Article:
Just plugging in the camera and booting the raspberry pi I got a good picture under the control tab.  I clipped a lens adapter onto the lens and got a better picture, had to unscrew the lens to get a good focus.

Wednesday, November 30, 2016

Fixing makerbot replicator 2 acrylic build plate.


Having problems getting a good print out of your old makerbot replicator?  If yours is like mine the build plate is so warped that anything you print will stick too hard in places and not stick at all in other places.
A disclaimer, this fix worked for me, have no idea if it will work for anyone else. For all I know it might break your build plate in half or do something equally awful. I had to fix a jam during this process because my warpage was so amazingly great that it wrapped about a foot of filament all around the inside of my extruder. You have been warned!
My acrylic build plate had warped over the years. So I tried standing on it to straiten it out and snapped it in half. With the makerware software I could make a good print using a raft. But when I switched to cura on octopi the raft was stuck hard to the prints. I tried putting packing tape down on top of the raft and that did work.
Then I had a thought. Why not print a raft just once covering the entire build plate, permanently attached to the surface of my broken build plate? Then I could print anything and it would come right off. And it worked!
Just clean your build plate and level it as well as you can. Then print the thin8.stl onto the plate with no raft. If your warpage is really bad you might want to try printing a few smaller shapes in the center or around the outside edge depending on your warpage to get the plate in the ballpark so that this will even work. Try to get it to stick as well as you can because ideally it will be the level surface you print on here on out. The first few layers might not evenly cover, because of build plate warpage. And I had to clear out a filament jam in the extruder motor section because of how much my plate was warped up on each corner.
Once the build of the new surface was complete, I covered the surface with packing tape, overlapping it slightly. I put glue stick down on this, lightly, mixed it with a few drops of water and made sure it covered the area where I am going to print. You also have to move the bed down a bit because this new surface is higher than the old surface, by loosening the thumb screws under the bed, and then just move the head around and use the thumb screws and your eyeball to get the tip of the nozzle just to the surface of the bed. Turning the thumb screws left lowers the bed, turning right raises the bed.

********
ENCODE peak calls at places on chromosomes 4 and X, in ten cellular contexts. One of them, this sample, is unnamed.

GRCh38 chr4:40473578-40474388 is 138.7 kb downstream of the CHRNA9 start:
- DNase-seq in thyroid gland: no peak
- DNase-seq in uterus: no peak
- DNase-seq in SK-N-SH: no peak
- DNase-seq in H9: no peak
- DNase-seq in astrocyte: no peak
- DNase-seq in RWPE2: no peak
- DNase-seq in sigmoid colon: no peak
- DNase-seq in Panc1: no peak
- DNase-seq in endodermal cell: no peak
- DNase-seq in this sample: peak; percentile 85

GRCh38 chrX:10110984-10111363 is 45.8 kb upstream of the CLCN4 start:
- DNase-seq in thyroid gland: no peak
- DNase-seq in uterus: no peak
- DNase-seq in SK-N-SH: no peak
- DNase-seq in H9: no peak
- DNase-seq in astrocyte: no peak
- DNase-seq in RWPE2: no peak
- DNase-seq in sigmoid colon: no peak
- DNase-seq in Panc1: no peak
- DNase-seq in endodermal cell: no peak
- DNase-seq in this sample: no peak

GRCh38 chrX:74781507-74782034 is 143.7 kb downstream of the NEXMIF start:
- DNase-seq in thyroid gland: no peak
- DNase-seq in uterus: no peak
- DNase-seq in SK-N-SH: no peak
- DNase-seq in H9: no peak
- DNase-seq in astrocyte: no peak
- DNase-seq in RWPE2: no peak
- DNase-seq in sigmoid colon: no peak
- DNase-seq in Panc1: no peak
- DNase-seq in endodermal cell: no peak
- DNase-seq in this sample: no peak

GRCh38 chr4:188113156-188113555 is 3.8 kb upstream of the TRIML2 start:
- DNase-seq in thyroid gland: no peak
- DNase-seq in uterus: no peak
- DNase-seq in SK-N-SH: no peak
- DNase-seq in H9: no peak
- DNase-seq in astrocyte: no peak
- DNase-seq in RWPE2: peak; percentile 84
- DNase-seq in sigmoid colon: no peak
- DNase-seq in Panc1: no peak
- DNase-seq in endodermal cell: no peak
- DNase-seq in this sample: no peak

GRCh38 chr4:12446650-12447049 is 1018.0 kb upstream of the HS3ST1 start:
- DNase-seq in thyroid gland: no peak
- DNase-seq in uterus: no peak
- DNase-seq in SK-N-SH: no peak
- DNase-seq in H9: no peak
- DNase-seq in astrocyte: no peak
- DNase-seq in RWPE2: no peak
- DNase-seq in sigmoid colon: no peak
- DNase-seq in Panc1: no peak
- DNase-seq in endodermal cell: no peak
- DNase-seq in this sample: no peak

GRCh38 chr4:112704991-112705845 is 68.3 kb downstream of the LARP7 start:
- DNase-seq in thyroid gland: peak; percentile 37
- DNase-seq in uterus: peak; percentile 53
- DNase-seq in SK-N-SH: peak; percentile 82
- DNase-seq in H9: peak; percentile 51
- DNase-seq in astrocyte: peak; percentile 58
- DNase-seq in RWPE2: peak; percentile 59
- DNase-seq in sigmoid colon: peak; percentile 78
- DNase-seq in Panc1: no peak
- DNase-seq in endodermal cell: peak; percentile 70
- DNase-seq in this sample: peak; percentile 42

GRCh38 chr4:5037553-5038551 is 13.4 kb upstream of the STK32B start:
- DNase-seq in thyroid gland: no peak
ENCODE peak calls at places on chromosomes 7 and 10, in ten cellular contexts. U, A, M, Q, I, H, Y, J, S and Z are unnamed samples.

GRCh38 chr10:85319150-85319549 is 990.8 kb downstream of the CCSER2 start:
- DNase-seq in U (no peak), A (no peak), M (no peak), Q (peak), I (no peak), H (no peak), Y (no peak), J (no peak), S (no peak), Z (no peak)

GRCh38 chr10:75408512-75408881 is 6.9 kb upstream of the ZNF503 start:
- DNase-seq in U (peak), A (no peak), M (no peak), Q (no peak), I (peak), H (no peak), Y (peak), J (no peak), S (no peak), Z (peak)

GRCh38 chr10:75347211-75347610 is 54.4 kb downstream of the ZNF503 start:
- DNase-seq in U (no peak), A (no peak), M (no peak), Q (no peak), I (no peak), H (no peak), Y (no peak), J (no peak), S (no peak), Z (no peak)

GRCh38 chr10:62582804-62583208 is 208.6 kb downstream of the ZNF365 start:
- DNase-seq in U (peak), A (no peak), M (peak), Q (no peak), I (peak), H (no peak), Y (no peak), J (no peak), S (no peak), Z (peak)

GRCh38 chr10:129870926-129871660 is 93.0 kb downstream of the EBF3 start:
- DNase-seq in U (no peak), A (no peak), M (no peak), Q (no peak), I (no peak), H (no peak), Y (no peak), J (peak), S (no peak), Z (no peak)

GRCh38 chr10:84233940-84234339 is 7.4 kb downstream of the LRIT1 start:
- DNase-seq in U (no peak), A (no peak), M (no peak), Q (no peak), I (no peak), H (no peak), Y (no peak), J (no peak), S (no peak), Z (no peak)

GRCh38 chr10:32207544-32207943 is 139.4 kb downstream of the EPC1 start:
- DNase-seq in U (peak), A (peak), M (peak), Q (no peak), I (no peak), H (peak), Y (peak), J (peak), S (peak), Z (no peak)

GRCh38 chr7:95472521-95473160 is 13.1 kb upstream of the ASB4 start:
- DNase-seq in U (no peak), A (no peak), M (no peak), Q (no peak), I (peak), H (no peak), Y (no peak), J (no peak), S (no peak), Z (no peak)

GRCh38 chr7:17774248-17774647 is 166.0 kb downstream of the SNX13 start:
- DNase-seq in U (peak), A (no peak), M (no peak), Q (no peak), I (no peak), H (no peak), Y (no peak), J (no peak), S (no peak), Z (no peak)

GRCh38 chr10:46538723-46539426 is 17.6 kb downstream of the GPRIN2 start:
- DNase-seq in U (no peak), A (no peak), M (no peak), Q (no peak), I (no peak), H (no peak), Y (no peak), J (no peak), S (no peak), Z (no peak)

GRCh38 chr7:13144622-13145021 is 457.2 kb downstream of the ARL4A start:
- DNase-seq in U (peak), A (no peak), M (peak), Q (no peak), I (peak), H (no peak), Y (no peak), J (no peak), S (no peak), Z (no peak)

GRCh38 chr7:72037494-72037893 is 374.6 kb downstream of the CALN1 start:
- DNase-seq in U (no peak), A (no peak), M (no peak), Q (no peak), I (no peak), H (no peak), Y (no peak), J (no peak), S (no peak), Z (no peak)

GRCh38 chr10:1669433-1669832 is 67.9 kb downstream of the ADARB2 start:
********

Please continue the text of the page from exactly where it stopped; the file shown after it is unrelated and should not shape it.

I print with a couple of brims and manually adjust the thumb screws as the brim is being laid down making sure that the filament is flat, not round, but not too flat. The brim should be even clear around the print.
My prints now come out with a shiny surface where it was against the packing tape and they just pull off by hand with just a bit of effort.
When I was able to just pull the print off by hand with just a little tug, I almost cried because of the trauma I have endured over the years stabbing myself with razors and putty knives trying to remove prints.

Wednesday, October 26, 2016

USB raspberry pi zero computer

I built a pi zero with a male usb end attached. It looks like a giant thumb drive. It is like a parasite, in that it uses the keyboard, mouse, monitor and network connection of the attached host, all through the usb connection. This gives me a full UNIX environment even when I am on window Boxen. 

I initially read about it on thingiverse, but the write up for it is here: https://www.novaspirit.com/2016/10/18/raspberry-pi-zero-usb-dongle/

I put a cover on the other side too, to protect the chips and connectors. 

Using RDP the screen updates very slowly, and the desktop is slow just because the pi zero only has 512MB of RAM.  But the ssh command line using putty is perfect.  

I had to do a few more things on the windows side than is given in the above write up, I found another website that talked about how to get it running on windows here:  
https://learn.adafruit.com/turning-your-raspberry-pi-zero-into-a-usb-gadget/ethernet-gadget


Basically I loaded bonjour print services from apple, set an ip address into the interface, and bridged the ethernet gadget with the interface that had an internet connection.